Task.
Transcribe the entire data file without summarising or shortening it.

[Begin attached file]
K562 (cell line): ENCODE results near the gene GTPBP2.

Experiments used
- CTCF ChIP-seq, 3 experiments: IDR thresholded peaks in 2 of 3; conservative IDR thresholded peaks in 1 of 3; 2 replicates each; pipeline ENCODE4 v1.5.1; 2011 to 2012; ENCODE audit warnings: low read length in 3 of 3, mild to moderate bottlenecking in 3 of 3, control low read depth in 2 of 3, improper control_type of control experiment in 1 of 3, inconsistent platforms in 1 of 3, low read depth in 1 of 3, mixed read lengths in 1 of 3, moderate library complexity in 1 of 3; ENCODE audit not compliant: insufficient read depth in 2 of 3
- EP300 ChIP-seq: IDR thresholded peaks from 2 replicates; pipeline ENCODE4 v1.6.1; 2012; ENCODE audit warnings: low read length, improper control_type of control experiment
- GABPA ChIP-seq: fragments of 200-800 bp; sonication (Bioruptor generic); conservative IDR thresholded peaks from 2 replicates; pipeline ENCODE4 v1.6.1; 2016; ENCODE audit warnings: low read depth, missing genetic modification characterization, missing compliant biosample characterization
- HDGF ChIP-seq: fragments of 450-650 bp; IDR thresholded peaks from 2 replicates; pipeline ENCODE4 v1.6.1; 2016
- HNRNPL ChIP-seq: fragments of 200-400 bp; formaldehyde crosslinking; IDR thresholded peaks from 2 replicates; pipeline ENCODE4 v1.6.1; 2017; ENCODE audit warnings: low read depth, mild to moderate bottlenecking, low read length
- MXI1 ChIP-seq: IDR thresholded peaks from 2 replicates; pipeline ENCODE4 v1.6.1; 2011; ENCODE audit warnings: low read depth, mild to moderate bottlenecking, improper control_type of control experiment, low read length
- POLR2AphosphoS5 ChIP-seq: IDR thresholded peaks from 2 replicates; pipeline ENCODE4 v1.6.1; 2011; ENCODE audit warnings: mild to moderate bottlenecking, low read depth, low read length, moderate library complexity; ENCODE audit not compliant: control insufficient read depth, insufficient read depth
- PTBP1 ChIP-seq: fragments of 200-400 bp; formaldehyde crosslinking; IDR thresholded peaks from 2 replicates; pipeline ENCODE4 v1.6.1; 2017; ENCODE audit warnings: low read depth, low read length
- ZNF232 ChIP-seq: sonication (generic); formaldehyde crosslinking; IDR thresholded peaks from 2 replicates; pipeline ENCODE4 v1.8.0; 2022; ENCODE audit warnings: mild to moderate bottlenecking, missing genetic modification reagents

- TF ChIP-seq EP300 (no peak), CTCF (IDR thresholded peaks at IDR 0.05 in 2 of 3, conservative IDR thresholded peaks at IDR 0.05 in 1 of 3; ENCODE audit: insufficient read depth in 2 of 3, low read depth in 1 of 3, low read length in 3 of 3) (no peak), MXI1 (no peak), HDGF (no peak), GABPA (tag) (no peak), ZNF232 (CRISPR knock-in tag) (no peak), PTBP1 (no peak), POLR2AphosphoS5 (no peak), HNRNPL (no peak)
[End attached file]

K562 (cell line): ENCODE results near the gene GTPBP2.

Experiments used
- CTCF ChIP-seq, 3 experiments: IDR thresholded peaks in 2 of 3; conservative IDR thresholded peaks in 1 of 3; 2 replicates each; pipeline ENCODE4 v1.5.1; 2011 to 2012; ENCODE audit warnings: low read length in 3 of 3, mild to moderate bottlenecking in 3 of 3, control low read depth in 2 of 3, improper control_type of control experiment in 1 of 3, inconsistent platforms in 1 of 3, low read depth in 1 of 3, mixed read lengths in 1 of 3, moderate library complexity in 1 of 3; ENCODE audit not compliant: insufficient read depth in 2 of 3
- EP300 ChIP-seq: IDR thresholded peaks from 2 replicates; pipeline ENCODE4 v1.6.1; 2012; ENCODE audit warnings: low read length, improper control_type of control experiment
- GABPA ChIP-seq: fragments of 200-800 bp; sonication (Bioruptor generic); conservative IDR thresholded peaks from 2 replicates; pipeline ENCODE4 v1.6.1; 2016; ENCODE audit warnings: low read depth, missing genetic modification characterization, missing compliant biosample characterization
- HDGF ChIP-seq: fragments of 450-650 bp; IDR thresholded peaks from 2 replicates; pipeline ENCODE4 v1.6.1; 2016
- HNRNPL ChIP-seq: fragments of 200-400 bp; formaldehyde crosslinking; IDR thresholded peaks from 2 replicates; pipeline ENCODE4 v1.6.1; 2017; ENCODE audit warnings: low read depth, mild to moderate bottlenecking, low read length
- MXI1 ChIP-seq: IDR thresholded peaks from 2 replicates; pipeline ENCODE4 v1.6.1; 2011; ENCODE audit warnings: low read depth, mild to moderate bottlenecking, improper control_type of control experiment, low read length
- POLR2AphosphoS5 ChIP-seq: IDR thresholded peaks from 2 replicates; pipeline ENCODE4 v1.6.1; 2011; ENCODE audit warnings: mild to moderate bottlenecking, low read depth, low read length, moderate library complexity; ENCODE audit not compliant: control insufficient read depth, insufficient read depth
- PTBP1 ChIP-seq: fragments of 200-400 bp; formaldehyde crosslinking; IDR thresholded peaks from 2 replicates; pipeline ENCODE4 v1.6.1; 2017; ENCODE audit warnings: low read depth, low read length
- ZNF232 ChIP-seq: sonication (generic); formaldehyde crosslinking; IDR thresholded peaks from 2 replicates; pipeline ENCODE4 v1.8.0; 2022; ENCODE audit warnings: mild to moderate bottlenecking, missing genetic modification reagents

- TF ChIP-seq EP300 (no peak), CTCF (IDR thresholded peaks at IDR 0.05 in 2 of 3, conservative IDR thresholded peaks at IDR 0.05 in 1 of 3; ENCODE audit: insufficient read depth in 2 of 3, low read depth in 1 of 3, low read length in 3 of 3) (no peak), MXI1 (no peak), HDGF (no peak), GABPA (tag) (no peak), ZNF232 (CRISPR knock-in tag) (no peak), PTBP1 (no peak), POLR2AphosphoS5 (no peak), HNRNPL (no peak)